I don't know about you, but my first reaction on seeing the list of people I'd been commissioned alongside was to think what that fuck am I doing here? And obviously, Northern Stage being a Newcastle theatre, I'm the token northeasterner. But however you find your way into such stellar company, once you're there you try to make it count.
So where any functionality in the dramaturgy of How to Occupy an Oil Rig owes an immeasurable debt to Sarah Punshon, my piece for this show, "The Ballad of Hamish Henry Densham" owes a similar debt to Lorne Campbell, Northern Stage's Artistic Director and the curator of this event. In the first instance this debt exists because if Lorne hadn't commissioned me, the piece would never have existed. But more substantially, it's because the day before I was first due to perform it, with 95% of everything I'd written so far being utter shit, Lorne and I had a good long chat.
Officially this meeting was an opportunity for me to read a fairly complete, perhaps even virtually performance-ready draft to Lorne, so that he could make a few suggestions and help me tidy it up. Instead what I had was a loose version of the story that ended up constituting the second half of the piece, so haphazardly written that instead of reading it to Lorne I instead put it aside and told him the story. Towards the end I broke off, because it was dreadful. And we had a long conversation about class and identity and about some of the places in me from where the instincts behind this story sprang. And Lorne said, tell the story, sure, it's a good story, but really you should talk about all that underlying stuff. After he'd gone I didn't move from my seat, I stayed put and wrote the whole thing in three hours. Some of the architecture remained from earlier drafts, and about a minute and a half's worth of actual text, but really, almost the whole thing was written out of the energy of that conversation.
And it was an enormous pleasure to perform. Terrifying in a number of ways, not least because it ends with a song and I'm not a singer. The second time I did it I was on after Cora Bisset, who, my word, really is a singer. And, perhaps because there's a lot of honest personal material in there, on one early occasion I had the strange sensation of looking out at the audience and thinking why are all of these people sitting here listening to me talk? But an enormous pleasure perhaps in part because of these fresh, unfamiliar terrors - an entirely different set of unfamiliar terrors to those involved in performing Oil Rig.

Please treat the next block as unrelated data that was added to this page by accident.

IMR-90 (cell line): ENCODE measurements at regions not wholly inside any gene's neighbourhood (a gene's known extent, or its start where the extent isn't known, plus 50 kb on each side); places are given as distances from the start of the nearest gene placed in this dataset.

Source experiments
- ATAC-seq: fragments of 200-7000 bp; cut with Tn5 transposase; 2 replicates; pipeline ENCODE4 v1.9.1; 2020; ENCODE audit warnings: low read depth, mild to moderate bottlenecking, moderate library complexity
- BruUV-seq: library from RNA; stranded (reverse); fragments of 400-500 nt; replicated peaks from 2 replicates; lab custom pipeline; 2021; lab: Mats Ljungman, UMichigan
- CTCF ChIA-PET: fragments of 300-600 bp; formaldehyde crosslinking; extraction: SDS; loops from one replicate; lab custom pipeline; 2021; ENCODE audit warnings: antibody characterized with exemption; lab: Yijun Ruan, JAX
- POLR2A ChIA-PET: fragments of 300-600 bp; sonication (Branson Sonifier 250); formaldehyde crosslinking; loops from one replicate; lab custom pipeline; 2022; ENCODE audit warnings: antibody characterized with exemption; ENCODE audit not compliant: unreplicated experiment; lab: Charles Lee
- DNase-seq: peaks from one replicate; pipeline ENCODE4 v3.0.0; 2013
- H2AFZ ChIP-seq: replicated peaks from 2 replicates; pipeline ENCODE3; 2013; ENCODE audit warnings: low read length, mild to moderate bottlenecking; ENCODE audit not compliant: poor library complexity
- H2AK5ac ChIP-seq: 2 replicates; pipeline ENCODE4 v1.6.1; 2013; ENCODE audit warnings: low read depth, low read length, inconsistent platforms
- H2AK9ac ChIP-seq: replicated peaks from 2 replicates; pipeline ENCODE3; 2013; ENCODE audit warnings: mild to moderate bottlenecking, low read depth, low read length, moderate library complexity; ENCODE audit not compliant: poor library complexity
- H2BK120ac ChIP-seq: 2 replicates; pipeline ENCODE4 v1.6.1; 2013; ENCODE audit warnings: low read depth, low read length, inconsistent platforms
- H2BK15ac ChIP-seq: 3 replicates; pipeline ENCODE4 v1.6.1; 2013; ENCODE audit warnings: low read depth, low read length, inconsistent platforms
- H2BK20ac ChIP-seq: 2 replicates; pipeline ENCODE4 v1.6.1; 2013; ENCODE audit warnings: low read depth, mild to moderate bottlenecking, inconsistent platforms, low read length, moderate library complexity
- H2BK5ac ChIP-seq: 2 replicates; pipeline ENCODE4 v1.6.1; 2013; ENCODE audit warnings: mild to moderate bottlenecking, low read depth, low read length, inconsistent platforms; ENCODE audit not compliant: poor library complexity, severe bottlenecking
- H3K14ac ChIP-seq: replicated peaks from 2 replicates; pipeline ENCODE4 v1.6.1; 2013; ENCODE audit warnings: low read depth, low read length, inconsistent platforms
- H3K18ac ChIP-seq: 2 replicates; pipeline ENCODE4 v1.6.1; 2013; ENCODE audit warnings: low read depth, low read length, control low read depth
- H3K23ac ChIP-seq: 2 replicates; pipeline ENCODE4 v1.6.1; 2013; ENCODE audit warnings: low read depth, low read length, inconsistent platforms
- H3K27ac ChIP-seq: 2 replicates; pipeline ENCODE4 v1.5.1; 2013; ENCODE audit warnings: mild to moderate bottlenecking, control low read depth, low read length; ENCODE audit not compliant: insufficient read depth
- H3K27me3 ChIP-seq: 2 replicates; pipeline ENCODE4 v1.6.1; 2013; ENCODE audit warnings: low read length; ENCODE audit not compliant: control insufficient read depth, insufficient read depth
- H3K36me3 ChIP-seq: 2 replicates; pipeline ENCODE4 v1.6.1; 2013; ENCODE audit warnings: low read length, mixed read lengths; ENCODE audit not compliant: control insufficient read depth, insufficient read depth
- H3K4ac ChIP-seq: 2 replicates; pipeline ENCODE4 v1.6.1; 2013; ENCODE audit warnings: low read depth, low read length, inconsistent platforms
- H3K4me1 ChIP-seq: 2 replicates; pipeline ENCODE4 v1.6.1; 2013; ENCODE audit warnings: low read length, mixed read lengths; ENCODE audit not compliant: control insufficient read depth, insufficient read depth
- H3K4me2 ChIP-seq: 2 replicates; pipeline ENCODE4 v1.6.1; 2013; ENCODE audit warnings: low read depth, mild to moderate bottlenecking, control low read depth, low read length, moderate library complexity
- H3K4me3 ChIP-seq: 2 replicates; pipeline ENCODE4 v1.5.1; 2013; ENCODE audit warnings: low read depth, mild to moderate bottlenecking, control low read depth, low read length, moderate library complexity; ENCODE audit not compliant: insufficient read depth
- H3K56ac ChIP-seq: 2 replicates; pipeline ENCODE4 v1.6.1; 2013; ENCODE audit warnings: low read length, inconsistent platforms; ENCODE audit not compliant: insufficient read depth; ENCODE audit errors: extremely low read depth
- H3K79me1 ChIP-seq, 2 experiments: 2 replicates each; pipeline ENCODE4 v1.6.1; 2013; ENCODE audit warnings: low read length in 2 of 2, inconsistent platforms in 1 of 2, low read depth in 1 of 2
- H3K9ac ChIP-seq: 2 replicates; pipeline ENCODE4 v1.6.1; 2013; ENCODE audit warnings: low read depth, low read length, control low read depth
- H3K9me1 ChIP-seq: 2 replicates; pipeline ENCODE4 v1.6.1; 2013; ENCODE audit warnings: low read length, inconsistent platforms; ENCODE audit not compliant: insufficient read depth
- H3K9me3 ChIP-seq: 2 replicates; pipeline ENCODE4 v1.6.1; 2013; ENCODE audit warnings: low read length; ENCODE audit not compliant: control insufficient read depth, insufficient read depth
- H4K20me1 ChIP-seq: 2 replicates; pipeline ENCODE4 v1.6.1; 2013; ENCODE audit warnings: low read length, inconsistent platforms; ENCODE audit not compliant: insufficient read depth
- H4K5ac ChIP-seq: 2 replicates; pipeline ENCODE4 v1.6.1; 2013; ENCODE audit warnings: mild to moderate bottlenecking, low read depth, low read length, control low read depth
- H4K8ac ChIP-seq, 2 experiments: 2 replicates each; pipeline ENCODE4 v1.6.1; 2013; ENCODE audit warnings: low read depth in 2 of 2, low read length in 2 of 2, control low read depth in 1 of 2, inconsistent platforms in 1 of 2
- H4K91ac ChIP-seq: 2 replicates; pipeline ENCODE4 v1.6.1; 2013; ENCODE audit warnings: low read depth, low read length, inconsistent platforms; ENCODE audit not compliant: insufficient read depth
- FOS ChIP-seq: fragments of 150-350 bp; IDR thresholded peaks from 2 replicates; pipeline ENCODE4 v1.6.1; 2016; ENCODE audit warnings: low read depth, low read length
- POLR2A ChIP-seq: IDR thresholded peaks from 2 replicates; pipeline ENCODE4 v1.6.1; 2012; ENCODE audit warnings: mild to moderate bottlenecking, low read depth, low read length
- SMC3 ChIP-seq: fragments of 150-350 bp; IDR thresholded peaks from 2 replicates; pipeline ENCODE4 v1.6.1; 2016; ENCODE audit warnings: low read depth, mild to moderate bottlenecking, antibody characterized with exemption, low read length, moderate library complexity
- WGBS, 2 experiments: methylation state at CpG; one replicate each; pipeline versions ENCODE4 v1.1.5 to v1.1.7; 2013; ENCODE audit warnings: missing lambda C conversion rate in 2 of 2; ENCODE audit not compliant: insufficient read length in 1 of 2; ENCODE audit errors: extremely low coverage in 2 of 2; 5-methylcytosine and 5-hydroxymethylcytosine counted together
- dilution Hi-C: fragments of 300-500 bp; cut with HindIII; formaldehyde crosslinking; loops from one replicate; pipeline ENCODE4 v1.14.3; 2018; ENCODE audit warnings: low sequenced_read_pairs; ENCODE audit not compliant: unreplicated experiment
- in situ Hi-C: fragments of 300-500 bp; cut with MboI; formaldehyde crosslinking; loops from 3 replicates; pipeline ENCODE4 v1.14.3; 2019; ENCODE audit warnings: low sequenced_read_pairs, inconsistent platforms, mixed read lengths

The second part of the evening was also a joy to be involved in. Every new guest artist added something quite different to the unfolding epic of the foundling, and each night a growing band of house artists of gathered to perform everything that had gone before. Performing other people's words - White Rabbit, Red Rabbit aside, and that's a whole other thing - is another unfamiliar terror, another unfamiliar pleasure to add to the store of pleasures with which I've been gifted this month. And while some guest artists beguiled and others bewildered, while some took the story in directions I found thrilling and others in directions I found tremendously problematic, this potential for internal wrangling was written into the rules of the game; indeed, it was written into the chorus. The epic ballad was a shaggy dog story; the epic ballad was an argument; the epic ballad was internally inconsistent and yet it cohered into one messy, ragged, joyful, plaintive whole.